Make us your home page

Today’s top headlines delivered to you daily.

(View our Privacy Policy)

Adult enrollment triples in trade programs at Marchman Technical Education Center

NEW PORT RICHEY — Chris Sideris lost his job when Pasco County's construction boom went bust.

The thing about construction, he said, is that "you eventually run out of work."

He repeatedly read articles talking about how the county needed registered nurses and air conditioner technicians. That seemed out of reach, too, until the Marchman Technical Education Center began offering financial aid.

"I wouldn't have been able to come without it," said Sideris, 28, during a lecture this week on refrigerants. He finishes his air conditioning certification program in the spring. "It would have been too expensive."

He's not alone.

Since Marchman began offering federally backed aid about two years ago, the school has seen its adult enrollment nearly triple to its current level of 322. The school, which had no students receiving Pell grants in 2010, has 111 now.

"With minimal advertising, the word has gotten out," assistant principal Kim Dunn said.

Students also are eligible to use Bright Futures, prepaid tuition and other assistance to attend the career and technical programs. The Pasco County public school, once focused on teaching trades to high school students, now is becoming more of an adult training and education center, while high schools take over much of the career preparation for teens.

As a result, the air conditioning program at Marchman grew large enough to justify an additional instructor beginning in January. More than 60 adults began the school's cosmetology program with the new term, allowing the school to split its teachers into classroom and lab components, enhancing the lessons they provide.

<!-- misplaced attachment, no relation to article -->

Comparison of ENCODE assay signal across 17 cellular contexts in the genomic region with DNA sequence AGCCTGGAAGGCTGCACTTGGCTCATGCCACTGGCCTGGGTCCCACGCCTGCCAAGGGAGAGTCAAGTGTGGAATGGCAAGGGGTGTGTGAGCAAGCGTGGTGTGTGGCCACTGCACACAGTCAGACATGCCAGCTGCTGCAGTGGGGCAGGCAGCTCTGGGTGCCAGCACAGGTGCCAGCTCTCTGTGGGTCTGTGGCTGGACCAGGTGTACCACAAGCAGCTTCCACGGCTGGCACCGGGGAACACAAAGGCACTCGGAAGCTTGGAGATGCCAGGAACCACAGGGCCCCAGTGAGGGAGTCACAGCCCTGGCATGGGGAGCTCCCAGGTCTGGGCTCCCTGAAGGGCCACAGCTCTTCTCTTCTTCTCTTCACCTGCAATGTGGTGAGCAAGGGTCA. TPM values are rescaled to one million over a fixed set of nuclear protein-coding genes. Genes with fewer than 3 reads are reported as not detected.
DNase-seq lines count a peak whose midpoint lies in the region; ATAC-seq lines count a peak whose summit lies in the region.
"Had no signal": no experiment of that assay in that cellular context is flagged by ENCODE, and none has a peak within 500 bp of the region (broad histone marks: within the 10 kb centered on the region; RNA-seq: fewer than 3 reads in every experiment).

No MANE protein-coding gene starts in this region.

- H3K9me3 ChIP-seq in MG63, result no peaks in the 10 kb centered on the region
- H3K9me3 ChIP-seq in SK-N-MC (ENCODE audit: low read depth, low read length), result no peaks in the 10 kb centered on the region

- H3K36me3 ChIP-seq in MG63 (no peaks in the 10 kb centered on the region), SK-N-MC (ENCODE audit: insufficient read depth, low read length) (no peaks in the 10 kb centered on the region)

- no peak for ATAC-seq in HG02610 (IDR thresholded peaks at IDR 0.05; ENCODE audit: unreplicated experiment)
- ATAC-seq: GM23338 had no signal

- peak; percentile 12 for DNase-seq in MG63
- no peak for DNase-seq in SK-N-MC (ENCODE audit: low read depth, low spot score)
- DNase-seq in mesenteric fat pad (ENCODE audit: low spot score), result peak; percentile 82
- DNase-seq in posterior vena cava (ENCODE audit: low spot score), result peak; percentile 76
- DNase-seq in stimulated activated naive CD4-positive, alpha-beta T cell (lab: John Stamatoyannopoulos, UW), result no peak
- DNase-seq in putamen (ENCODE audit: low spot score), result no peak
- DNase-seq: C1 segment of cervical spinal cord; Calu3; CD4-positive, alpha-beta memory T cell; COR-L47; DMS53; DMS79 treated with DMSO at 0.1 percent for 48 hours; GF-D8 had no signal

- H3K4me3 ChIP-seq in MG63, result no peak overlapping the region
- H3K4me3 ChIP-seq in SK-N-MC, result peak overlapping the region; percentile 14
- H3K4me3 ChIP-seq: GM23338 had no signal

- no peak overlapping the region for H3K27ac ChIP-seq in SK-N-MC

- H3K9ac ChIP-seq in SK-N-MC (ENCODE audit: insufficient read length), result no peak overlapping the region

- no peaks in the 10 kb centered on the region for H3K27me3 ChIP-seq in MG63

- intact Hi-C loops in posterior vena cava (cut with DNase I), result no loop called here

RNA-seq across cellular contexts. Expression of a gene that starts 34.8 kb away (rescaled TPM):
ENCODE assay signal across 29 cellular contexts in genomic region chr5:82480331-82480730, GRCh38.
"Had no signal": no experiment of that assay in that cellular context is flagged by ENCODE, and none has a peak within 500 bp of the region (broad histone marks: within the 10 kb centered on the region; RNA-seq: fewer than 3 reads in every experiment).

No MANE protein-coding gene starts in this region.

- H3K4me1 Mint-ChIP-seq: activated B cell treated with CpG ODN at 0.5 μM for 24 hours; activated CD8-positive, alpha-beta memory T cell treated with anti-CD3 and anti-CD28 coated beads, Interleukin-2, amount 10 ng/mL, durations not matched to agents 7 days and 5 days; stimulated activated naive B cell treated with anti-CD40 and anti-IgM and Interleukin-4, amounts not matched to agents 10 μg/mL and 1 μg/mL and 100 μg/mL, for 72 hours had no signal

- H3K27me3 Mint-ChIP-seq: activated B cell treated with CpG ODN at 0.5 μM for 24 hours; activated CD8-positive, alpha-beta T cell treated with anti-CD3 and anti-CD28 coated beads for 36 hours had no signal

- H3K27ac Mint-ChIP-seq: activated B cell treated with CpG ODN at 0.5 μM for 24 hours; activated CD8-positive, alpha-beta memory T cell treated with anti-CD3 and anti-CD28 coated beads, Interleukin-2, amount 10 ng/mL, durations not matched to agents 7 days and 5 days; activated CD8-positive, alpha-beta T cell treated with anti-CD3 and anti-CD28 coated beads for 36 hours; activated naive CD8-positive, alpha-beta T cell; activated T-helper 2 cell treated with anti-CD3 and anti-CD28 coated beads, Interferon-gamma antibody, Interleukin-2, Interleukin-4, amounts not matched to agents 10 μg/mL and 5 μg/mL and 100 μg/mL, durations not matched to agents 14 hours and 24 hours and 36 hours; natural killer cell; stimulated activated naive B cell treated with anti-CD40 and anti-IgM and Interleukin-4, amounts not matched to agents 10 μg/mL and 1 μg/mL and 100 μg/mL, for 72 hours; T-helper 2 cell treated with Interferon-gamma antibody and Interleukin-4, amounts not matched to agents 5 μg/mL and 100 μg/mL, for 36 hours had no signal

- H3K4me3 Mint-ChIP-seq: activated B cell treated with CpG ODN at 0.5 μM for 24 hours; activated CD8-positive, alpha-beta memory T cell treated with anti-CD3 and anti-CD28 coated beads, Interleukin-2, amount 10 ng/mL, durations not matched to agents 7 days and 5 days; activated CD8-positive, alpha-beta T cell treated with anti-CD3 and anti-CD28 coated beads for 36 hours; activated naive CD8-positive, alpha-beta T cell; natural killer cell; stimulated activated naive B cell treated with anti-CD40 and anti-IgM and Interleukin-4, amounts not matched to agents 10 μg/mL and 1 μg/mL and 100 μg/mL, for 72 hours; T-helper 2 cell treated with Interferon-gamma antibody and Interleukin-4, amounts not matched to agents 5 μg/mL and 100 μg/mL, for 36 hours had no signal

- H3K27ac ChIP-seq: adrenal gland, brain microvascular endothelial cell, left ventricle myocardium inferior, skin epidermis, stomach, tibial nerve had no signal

The school is revamping its nursing assistant program into a patient care technician curriculum with five separate certifications. And it's also retraining staff to better counsel adult basic and GED students into the technical programs they might be interested in taking.

"Everything is about transitioning," principal Sheila Bryan said.

High school students still attend the Marchman campus, although in shrinking numbers. Their enrollment has declined about 45 percent in the past year, a result of a confluence of factors including tougher graduation requirements and the growth of school-based career academies.

As a result, there's often more adults than teens on the campus that barely had more than a few dozen adults at any given time just a few years ago.

Many of the high schoolers who remain cannot always conclude their required hours before they get their diploma, because the programs are too demanding. Marchman has worked it out so they may transfer in the credits earned during high school, reducing the cost of completing the certification.

Bryan said the school works closely with Pasco-Hernando Community College to avoid duplication of services, and regularly scopes the region to find ways to offer education that people want — usually at a lower cost than if they attended private centers.

Marchman's cosmetology program costs about $4,000, for instance, compared to about $14,000 in the private sector.

Either one would have been too pricey for April Morgan.

The 47-year-old mother of four had been unemployed for more than a year when her aunt and niece recommended checking Marchman out.

"I needed to find something to do, and I couldn't find a job," Morgan said. "I applied for the Pell grant and got it. Otherwise, I wouldn't be able to do this."

Now she's learning to style and cut hair, do facials and nails. She looks forward to a career, not just a job, when she's done.

"No matter what the economy is, women always want their hair and nails done," Morgan said during a break from her daily 7-hour classes.

She's now got one of her daughters interested in attending Marchman to learn to be a mechanic.